Glass Rock’s debut is a collaboration between the gentle glow of Tall Firs, and the lilting European (influenced) pop of Soft Location. Born out of a mysterious hummus-hut meeting, Tall Firs Meet Soft Location combines the delirium of Portishead with the more soulful, human side to Massive Attack.
From the smoke on glass opening of the title track, Kathy Leisen’s vocal is a killer; chiselled and strung out amidst the post-soul instrumentation of wiry guitars and effortlessly cool bass, her tones are sheer temptation, a spiritual step-daughter of the late Mia Zapata. A deep cut groove is underpinned by a sense of darkness as the longing beneath Leisen’s words reveals the ill-judged pride of a wounded woman.
Leisen lays her demons on the table, fragmented and crawling but effervescent in the gloom. ‘Possession’ is a glassy eyed stare; the sound of a band hitting their stride with a beatific, sedate beauty. As Leisen swoons “I tried to touch you once… it can’t be done” over fractured melancholia, she is the perfect one part Cat Power, one part Zapata.
The fact this record was recorded and mixed in two three-day sessions makes it an even greater triumph. Leisen’s lyrics are perfectly measured against the skeletal guitars of Mies and Mullan and the rich rhythm section that anchors it all.
At times this sounds like a 20th century compendium, styles-wise, but Tall Firs Meet Soft Location effortlessly bleeds cool, without any pre-meditations of doing so. ‘Lion Dance’ is pure seduction and Leisen’s vocal is deeper and richer here than elsewhere on the record. The histrionics of ‘Golddigger’ might chill and excite but the intricacies of this record by far outstrip its sonic gymnastics.
Moderation is the key here – the balance between sadness and beauty is fine tuned, with each movement perfectly calculated. To pick a highlight is tautological; Glass Rock is a pairing of brilliance crafting beauty from the sound of defeat.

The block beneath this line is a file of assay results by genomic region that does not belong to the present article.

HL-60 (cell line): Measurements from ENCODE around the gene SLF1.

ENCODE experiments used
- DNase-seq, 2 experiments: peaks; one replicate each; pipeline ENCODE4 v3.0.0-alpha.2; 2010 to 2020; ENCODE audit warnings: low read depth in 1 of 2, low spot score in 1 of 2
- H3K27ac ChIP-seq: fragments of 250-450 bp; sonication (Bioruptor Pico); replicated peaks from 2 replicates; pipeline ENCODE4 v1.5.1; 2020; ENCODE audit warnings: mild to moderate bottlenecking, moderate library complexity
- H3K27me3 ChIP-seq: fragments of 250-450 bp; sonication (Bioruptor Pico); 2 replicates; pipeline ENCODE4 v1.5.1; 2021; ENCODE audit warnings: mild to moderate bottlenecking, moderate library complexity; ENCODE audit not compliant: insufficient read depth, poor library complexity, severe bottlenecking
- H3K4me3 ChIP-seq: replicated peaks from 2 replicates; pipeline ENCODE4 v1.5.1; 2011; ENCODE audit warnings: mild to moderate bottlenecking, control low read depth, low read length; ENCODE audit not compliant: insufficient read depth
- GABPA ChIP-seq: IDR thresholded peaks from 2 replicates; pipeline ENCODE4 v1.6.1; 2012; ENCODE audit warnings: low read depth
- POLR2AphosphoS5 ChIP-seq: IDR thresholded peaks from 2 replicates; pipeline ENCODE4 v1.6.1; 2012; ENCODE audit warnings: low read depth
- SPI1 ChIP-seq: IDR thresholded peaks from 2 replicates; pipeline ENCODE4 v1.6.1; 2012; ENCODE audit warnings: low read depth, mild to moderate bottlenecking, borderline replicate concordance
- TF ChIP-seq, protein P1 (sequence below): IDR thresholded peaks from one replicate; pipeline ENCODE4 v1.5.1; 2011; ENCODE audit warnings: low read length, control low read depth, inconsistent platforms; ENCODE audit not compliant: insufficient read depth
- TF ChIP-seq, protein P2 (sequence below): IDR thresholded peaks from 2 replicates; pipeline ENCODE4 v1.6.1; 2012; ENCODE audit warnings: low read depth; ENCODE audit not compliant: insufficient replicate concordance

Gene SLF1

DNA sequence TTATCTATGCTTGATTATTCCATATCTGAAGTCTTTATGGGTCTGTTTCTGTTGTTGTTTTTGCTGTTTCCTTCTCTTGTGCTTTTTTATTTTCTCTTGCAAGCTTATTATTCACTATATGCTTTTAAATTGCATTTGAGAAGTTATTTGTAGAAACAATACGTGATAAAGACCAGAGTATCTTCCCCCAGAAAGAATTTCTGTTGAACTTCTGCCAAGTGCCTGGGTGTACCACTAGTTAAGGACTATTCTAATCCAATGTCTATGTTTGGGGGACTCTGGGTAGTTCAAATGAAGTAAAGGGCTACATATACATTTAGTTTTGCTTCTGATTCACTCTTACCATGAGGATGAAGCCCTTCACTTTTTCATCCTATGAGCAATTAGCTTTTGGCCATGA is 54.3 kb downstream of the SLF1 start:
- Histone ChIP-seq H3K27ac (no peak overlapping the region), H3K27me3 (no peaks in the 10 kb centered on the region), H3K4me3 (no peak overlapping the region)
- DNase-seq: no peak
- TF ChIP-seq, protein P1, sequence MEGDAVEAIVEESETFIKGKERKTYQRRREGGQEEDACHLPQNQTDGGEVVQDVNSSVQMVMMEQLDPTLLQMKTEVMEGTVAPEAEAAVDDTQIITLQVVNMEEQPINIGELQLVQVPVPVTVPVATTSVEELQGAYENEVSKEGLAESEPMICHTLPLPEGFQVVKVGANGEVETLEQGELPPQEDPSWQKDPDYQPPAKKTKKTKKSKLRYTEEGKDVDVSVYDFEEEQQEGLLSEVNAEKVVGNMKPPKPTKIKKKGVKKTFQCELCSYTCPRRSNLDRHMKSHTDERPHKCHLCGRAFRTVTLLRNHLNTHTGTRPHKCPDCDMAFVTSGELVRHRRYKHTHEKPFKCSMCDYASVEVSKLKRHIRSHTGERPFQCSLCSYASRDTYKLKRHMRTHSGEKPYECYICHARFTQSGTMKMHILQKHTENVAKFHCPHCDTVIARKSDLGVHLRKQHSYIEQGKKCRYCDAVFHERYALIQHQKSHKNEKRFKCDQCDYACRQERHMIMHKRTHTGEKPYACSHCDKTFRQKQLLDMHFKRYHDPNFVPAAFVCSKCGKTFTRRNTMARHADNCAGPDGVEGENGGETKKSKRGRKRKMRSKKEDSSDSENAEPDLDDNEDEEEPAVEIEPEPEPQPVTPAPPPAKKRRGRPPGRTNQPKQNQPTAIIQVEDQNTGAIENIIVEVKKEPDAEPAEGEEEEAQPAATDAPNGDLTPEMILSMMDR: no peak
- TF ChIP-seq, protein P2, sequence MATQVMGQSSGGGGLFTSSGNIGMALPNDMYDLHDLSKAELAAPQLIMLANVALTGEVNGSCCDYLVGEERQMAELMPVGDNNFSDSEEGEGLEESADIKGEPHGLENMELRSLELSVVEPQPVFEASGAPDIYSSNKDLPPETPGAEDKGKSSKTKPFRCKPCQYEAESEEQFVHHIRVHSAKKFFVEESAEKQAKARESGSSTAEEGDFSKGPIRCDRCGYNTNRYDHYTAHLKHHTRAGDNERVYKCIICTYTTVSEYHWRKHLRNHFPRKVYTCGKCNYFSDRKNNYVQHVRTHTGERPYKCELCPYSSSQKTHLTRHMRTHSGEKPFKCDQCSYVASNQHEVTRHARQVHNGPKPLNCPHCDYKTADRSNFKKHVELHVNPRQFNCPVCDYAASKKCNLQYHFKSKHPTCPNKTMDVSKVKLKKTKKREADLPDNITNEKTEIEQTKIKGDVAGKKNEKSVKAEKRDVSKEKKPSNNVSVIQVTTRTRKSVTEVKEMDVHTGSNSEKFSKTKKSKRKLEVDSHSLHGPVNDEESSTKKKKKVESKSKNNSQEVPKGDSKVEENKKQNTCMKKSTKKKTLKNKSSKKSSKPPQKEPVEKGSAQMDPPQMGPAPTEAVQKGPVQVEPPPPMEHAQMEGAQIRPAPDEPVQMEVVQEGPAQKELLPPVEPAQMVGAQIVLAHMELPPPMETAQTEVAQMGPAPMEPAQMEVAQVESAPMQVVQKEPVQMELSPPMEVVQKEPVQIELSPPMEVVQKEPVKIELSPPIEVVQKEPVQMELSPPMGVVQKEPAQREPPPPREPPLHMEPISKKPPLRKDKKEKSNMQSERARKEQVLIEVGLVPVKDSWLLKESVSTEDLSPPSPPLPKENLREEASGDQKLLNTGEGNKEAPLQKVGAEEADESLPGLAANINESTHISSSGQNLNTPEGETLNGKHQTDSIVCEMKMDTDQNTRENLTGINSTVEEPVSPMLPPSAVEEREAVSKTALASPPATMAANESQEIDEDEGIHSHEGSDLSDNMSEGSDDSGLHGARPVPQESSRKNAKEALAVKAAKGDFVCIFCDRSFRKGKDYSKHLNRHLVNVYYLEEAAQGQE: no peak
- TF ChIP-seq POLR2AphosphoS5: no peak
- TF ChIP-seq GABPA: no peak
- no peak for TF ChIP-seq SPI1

Despite the shadows cast over it Tall Firs Meet Soft Location is not a record dogged by ghosts. At times it might sound haunted but this is far from imitation, Glass Rock are beyond clinical; this is not Martha Reeves, Cat Power nor Sam Cooke. This is the sound of a dying decade; smooth, bleak but with an unerring beauty.
The second half is where the soul comes to the surface. Velveteen graces is underpinned by heart-aching beauty; as Leisen croons, “You’ve never been lonely, that’s a sin”, it could be the saddest moment on the record. Or at least it would be, were it not for the undeniable beauty of ‘Take it Back’. Here meandering guitars find Leisen floating, as an ethereal earthiness permeates every subtle stroke, as Glass Rock create a sense of closure to perhaps one of the most compelling collaborations of the decade.
Tall Firs Meet Soft Location is a record that will to many, have come out of nowhere. There are no expectations lingering, ready to de-rail the ambition here. Whether this is an epitaph for a band still-born or the first shot from a fresh canon Glass Rock have created a record that makes for a refreshing change as the white-boy indie cavalcade marches on. Glass Rock might seem like the perfect proposition on paper, and in practice they’re every bit as good as they should be.
9Will Metcalfe's Score